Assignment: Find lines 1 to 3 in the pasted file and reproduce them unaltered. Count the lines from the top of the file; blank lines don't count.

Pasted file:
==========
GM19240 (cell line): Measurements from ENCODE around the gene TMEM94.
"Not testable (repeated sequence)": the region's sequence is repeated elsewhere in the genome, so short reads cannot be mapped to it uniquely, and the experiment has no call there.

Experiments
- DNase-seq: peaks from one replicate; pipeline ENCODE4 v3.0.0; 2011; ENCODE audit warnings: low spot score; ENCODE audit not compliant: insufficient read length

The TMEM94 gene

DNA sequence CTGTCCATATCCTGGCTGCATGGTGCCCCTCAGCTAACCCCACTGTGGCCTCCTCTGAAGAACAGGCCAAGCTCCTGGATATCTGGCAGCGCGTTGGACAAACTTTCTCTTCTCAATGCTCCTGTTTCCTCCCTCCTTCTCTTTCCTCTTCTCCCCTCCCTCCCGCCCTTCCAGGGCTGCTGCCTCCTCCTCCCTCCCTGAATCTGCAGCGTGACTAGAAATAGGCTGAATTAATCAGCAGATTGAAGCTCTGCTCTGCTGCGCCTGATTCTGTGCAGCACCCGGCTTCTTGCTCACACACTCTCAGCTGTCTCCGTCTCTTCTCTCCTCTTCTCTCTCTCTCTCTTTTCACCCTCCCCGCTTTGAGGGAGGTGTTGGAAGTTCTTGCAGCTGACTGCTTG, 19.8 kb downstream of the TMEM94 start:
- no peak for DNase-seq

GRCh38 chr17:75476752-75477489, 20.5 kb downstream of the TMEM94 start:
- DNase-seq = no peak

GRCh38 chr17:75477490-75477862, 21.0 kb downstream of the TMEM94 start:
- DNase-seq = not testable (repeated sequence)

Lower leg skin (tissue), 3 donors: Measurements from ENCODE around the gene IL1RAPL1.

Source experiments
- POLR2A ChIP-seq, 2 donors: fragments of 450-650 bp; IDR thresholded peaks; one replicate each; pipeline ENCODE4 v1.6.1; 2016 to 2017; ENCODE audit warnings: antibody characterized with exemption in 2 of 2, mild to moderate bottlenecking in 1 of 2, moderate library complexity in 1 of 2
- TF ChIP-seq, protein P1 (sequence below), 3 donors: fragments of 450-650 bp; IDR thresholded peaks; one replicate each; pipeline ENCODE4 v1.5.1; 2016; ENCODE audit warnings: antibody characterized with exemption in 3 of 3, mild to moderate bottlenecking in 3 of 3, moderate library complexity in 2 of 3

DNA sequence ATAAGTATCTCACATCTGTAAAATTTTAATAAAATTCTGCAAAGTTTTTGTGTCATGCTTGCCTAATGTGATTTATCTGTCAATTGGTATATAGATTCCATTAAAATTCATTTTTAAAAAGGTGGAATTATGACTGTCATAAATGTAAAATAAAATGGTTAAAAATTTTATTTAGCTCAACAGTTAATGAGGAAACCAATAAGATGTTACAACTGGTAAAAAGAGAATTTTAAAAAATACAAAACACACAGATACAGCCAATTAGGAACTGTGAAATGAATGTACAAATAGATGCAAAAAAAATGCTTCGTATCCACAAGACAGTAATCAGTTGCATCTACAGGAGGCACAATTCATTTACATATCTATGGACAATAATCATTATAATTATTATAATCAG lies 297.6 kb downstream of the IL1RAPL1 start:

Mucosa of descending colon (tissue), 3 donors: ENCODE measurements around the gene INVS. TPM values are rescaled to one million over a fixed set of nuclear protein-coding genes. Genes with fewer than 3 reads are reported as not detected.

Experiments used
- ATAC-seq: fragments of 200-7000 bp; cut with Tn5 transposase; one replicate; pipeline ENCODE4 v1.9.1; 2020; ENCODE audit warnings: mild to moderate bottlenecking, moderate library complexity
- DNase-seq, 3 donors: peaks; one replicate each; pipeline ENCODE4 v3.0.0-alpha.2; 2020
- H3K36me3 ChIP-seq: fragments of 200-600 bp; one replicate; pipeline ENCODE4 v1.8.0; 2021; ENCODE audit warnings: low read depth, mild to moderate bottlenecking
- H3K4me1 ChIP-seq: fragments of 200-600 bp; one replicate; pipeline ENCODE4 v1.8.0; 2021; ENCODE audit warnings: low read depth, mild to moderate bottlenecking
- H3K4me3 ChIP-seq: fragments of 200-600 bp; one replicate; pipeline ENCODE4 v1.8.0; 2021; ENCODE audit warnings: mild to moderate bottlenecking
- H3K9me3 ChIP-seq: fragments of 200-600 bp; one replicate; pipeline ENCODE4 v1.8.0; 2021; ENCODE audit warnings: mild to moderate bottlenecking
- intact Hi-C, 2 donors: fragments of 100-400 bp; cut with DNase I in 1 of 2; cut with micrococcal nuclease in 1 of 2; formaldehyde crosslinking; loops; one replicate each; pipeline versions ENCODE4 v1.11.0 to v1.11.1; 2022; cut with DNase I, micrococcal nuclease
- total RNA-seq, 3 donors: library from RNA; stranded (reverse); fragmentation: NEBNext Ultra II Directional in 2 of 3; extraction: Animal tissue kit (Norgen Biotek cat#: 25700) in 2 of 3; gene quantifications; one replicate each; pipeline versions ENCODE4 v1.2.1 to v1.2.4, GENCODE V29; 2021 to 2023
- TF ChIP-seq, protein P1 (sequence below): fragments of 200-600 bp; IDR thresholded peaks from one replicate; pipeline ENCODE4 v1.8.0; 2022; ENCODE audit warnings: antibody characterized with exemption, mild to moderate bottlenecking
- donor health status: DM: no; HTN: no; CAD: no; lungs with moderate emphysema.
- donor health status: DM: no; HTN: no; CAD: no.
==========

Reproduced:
GM19240 (cell line): Measurements from ENCODE around the gene TMEM94.
"Not testable (repeated sequence)": the region's sequence is repeated elsewhere in the genome, so short reads cannot be mapped to it uniquely, and the experiment has no call there.

Experiments